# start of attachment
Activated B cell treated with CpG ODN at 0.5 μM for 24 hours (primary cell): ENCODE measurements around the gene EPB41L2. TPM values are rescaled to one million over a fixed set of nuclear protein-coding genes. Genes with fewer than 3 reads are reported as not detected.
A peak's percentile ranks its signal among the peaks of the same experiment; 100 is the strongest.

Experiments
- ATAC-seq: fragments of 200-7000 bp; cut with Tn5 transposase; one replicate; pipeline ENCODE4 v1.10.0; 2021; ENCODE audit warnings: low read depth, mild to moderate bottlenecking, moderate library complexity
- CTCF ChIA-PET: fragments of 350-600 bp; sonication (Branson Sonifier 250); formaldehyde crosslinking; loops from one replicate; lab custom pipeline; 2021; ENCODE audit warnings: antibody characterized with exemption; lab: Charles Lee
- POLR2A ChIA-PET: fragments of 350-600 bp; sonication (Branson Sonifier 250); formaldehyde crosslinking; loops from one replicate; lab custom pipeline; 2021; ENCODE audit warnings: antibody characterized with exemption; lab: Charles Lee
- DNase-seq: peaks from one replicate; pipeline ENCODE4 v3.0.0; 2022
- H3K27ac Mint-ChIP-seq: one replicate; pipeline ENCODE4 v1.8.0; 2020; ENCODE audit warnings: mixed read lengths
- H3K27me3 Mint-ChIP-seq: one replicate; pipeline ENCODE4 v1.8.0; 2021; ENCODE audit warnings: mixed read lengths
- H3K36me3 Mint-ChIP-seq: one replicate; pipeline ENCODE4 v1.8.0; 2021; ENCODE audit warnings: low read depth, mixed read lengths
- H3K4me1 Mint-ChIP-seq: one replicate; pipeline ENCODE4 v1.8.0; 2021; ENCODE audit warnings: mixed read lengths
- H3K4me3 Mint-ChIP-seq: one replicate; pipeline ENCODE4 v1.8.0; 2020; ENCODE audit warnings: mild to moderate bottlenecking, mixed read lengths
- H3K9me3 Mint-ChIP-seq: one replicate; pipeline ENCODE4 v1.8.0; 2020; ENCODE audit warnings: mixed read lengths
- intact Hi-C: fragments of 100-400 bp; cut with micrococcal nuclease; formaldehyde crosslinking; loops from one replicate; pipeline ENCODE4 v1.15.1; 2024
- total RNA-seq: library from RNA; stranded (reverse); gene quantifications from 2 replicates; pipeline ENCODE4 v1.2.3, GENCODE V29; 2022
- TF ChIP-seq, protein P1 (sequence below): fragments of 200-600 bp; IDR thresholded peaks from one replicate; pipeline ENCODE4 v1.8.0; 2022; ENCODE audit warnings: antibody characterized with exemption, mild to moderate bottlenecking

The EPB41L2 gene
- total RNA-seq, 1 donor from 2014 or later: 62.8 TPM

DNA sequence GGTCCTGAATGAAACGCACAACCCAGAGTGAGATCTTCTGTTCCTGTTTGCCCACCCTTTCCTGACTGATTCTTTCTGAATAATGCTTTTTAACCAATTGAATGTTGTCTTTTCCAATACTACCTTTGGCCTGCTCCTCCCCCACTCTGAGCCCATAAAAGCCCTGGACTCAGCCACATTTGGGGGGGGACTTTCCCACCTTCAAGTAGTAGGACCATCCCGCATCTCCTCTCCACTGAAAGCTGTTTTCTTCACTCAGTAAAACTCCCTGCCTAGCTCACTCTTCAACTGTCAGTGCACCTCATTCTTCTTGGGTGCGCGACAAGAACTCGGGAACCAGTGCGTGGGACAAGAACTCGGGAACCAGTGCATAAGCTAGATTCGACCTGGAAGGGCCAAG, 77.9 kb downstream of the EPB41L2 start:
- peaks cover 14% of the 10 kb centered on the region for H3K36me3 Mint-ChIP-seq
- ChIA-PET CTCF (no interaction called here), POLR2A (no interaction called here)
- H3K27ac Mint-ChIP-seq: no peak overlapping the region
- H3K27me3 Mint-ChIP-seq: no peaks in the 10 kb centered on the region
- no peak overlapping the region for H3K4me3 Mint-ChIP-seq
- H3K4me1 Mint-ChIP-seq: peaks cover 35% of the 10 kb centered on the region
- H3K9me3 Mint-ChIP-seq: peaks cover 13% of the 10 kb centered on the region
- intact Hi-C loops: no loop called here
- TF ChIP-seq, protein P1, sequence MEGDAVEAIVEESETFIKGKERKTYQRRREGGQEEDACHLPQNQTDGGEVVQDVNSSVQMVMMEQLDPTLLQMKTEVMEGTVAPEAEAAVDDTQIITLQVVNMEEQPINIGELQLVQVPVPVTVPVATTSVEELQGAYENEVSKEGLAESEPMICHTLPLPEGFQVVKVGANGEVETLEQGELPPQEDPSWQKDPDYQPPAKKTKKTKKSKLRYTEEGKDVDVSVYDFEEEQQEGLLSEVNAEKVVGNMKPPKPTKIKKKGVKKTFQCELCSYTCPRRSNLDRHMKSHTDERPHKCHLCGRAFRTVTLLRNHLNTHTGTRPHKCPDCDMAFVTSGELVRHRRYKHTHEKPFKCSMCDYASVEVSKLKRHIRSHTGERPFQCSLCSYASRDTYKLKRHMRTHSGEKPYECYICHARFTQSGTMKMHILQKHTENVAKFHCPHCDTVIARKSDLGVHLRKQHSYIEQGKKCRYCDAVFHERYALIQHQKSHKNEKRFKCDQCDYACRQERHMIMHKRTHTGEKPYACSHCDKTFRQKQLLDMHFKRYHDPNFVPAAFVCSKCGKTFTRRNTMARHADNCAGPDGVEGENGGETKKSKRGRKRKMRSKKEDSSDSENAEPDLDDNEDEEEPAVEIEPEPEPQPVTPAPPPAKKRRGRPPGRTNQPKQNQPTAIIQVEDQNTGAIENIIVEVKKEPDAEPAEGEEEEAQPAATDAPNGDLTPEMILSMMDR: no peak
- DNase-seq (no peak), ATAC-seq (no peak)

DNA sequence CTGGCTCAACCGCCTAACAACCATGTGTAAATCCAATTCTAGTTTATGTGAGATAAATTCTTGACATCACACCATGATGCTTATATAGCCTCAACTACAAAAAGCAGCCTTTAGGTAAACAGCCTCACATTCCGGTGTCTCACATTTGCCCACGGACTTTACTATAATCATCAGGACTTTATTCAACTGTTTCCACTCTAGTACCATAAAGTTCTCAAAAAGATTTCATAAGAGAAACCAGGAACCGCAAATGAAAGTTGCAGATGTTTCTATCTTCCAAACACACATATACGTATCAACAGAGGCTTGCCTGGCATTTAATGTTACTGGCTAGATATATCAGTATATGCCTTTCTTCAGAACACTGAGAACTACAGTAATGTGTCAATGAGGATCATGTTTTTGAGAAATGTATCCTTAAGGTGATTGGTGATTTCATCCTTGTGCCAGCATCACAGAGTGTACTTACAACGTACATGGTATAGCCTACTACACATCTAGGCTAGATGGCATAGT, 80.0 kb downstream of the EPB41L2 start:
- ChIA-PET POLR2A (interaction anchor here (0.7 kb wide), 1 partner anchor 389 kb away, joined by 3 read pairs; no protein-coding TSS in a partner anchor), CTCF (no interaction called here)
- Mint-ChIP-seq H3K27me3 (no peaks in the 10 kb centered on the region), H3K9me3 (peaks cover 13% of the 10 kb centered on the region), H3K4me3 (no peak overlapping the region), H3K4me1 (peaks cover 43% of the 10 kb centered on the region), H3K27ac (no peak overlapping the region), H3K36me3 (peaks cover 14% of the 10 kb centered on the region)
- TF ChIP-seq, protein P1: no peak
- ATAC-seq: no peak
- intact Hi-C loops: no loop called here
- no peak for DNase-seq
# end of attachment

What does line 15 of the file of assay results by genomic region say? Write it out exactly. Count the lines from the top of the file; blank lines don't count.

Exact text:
- total RNA-seq: library from RNA; stranded (reverse); gene quantifications from 2 replicates; pipeline ENCODE4 v1.2.3, GENCODE V29; 2022